- Blue Apron reported a loss of $5.3 million in the first quarter of fiscal 2019, down from a loss of $31.7 million during the same period last year, according to a company release. The meal kit company reported adjusted EBITDA of $8.6 million, more than double its goal of $3.4 million, making it Blue Apron’s first reported profit since its IPO in 2017.
- However, the company’s orders dropped 29% to 2.5 million along with its customer count, which stands at 550,000, down from 786,000 a year ago. Sales also plunged to $141.9 million from $196.7 million the year prior. Average revenue per customer increased from $250 to $258. Shares were down 1.46% Tuesday morning.
- During the company's earnings call, Tim Bensley, CFO of Blue Apron said it will discontinue its same-day delivery pilot in New York City through Grubhub and launch delivery through its own platform in the San Francisco Bay Area. Customers go directly to the Blue Apron site and order any of the two-person offerings, which he says will likely be priced at a slight premium. If orders are placed before noon, they’ll be delivered between 4 and 6 p.m.
Blue Apron is laboring to shore up its business as sales and customer count plummet and experts whisper of an acquisition. But the company’s new CEO, former Etsy executive Linda Koslowski, may revive the business by optimizing operations and honing in on its most valuable consumers.
“While we knew this focus would result in lower revenue in the near term, this deliberate decision was centered around our conviction that strengthening our customer base and driving toward profitability are critical steps to building a healthy and sustainable business," Bensley said during Tuesday's earnings call.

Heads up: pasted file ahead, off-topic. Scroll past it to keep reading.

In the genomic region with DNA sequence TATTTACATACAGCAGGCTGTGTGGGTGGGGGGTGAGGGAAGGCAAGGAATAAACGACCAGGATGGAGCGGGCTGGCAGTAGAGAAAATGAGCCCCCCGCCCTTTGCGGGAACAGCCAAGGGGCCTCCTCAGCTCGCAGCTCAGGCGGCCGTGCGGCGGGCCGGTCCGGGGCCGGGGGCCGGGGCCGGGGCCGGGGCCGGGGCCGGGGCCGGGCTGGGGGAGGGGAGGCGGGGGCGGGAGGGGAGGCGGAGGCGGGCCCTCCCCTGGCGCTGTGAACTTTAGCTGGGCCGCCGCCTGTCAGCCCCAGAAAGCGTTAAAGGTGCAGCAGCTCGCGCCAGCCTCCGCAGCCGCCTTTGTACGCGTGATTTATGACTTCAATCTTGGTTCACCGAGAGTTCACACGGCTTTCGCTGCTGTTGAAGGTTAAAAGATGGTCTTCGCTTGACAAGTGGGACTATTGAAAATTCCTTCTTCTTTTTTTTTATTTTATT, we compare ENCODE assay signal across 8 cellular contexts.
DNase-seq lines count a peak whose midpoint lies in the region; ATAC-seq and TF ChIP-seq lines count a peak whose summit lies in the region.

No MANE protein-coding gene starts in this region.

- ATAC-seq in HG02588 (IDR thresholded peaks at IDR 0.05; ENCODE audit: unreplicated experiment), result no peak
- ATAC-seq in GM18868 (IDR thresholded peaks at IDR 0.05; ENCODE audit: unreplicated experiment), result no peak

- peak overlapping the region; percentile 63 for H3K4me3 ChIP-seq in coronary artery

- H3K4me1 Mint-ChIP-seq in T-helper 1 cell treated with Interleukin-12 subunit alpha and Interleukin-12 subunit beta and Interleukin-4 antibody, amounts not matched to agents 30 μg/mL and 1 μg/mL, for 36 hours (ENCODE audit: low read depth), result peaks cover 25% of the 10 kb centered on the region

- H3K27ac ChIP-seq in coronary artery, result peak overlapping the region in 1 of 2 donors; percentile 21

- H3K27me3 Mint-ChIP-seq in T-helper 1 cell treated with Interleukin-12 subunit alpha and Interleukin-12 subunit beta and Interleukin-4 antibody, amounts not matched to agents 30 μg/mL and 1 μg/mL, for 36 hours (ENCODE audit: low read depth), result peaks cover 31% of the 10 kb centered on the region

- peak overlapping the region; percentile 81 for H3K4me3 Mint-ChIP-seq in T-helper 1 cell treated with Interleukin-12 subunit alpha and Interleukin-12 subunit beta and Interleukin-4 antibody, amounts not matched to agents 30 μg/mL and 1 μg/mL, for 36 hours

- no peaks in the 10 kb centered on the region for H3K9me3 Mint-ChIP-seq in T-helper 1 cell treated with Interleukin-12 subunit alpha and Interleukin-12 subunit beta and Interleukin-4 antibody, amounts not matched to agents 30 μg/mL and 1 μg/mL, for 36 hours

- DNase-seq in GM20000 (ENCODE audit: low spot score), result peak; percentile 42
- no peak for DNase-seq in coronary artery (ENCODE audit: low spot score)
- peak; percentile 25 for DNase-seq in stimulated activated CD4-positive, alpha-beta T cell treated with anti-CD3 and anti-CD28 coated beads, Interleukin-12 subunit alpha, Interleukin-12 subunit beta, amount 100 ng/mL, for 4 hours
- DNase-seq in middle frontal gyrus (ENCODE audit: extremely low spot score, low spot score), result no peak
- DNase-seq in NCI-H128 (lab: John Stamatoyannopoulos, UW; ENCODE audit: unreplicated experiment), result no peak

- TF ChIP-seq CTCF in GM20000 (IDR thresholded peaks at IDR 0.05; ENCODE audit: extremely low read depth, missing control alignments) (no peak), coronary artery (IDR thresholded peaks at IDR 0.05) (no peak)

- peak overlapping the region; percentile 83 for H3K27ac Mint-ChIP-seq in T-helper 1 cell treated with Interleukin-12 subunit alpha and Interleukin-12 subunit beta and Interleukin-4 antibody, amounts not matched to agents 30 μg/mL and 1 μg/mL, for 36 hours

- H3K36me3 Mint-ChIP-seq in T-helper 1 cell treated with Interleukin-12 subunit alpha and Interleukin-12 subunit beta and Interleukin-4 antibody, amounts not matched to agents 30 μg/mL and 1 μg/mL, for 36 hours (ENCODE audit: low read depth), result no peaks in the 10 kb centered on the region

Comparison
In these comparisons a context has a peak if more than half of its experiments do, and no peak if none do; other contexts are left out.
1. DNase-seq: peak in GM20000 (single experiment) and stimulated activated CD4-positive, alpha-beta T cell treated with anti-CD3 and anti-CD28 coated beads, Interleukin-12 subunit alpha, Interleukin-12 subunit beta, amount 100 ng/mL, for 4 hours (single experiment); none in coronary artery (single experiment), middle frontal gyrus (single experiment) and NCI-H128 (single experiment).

As Koslowski transitioned to the CEO role and former CEO Brad Dickerson stepped away, the company continued to trim losses as it pulls back on marketing spend — the culprit in many meal kit providers’ inability to reach profitability. Companies like Chef’d have shut down its business while others like Albertsons’ Plated have scaled back operations.
“My priorities coming into the organization are two-fold: Establish a differentiated customer strategy and build off of a foundation that I believe is now in place to return the business to growth," Koslowski said during Tuesday's call.
The foundation Koslowski notes is the company’s recent growth and efficiency strategies, including its same-day delivery roll out in the Bay Area, its expansion of its Knick Knack products on Jet.com and its partnership with WW, which shows Blue Apron customers' preference for healthy offerings, Bensley said. As the traditional subscription model continues to struggle, Blue Apron and other meal kit companies will continue to explore new channels and creative partnerships.
Blue Apron's same-day delivery service in San Francisco isn't going to be as speedy as its Grubhub partnership, which whisked meal kits to customers in as little as an hour. But executives say the move will produce better margins and a more unified brand experience. The Bay Area is a sweet spot for meal kit lovers, and Blue Apron will hope waiting a few hours to receive delivery won't be a deal breaker for them.
Blue Apron has made significant progress towards fixing a leaky ship. But eventually the company will have to return to growth mode, and that seems anything but assured at this point. Koslowski’s track record at e-commerce giants Etsy and Alibaba bode well for the company. However, she faces an uphill battle against a challenging economic model and competition from retailers, restaurants and a host of e-commerce food players.